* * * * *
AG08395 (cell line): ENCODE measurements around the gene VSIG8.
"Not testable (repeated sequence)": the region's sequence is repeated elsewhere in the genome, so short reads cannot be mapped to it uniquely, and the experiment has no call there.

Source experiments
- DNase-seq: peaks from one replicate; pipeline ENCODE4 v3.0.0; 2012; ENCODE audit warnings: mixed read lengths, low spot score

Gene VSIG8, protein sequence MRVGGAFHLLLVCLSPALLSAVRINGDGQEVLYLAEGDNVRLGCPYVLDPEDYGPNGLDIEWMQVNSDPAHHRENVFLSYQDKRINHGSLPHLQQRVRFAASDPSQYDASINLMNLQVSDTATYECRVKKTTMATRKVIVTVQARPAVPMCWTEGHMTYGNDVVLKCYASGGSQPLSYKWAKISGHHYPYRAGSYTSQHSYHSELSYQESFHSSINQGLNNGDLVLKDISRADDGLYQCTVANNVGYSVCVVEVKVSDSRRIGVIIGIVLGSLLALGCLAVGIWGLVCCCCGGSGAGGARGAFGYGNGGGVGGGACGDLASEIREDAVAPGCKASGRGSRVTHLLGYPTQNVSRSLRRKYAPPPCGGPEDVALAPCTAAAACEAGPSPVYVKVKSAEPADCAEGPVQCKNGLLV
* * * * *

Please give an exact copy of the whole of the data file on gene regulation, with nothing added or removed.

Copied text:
AG08395 (cell line): ENCODE measurements around the gene VSIG8.
"Not testable (repeated sequence)": the region's sequence is repeated elsewhere in the genome, so short reads cannot be mapped to it uniquely, and the experiment has no call there.

Source experiments
- DNase-seq: peaks from one replicate; pipeline ENCODE4 v3.0.0; 2012; ENCODE audit warnings: mixed read lengths, low spot score

Gene VSIG8, protein sequence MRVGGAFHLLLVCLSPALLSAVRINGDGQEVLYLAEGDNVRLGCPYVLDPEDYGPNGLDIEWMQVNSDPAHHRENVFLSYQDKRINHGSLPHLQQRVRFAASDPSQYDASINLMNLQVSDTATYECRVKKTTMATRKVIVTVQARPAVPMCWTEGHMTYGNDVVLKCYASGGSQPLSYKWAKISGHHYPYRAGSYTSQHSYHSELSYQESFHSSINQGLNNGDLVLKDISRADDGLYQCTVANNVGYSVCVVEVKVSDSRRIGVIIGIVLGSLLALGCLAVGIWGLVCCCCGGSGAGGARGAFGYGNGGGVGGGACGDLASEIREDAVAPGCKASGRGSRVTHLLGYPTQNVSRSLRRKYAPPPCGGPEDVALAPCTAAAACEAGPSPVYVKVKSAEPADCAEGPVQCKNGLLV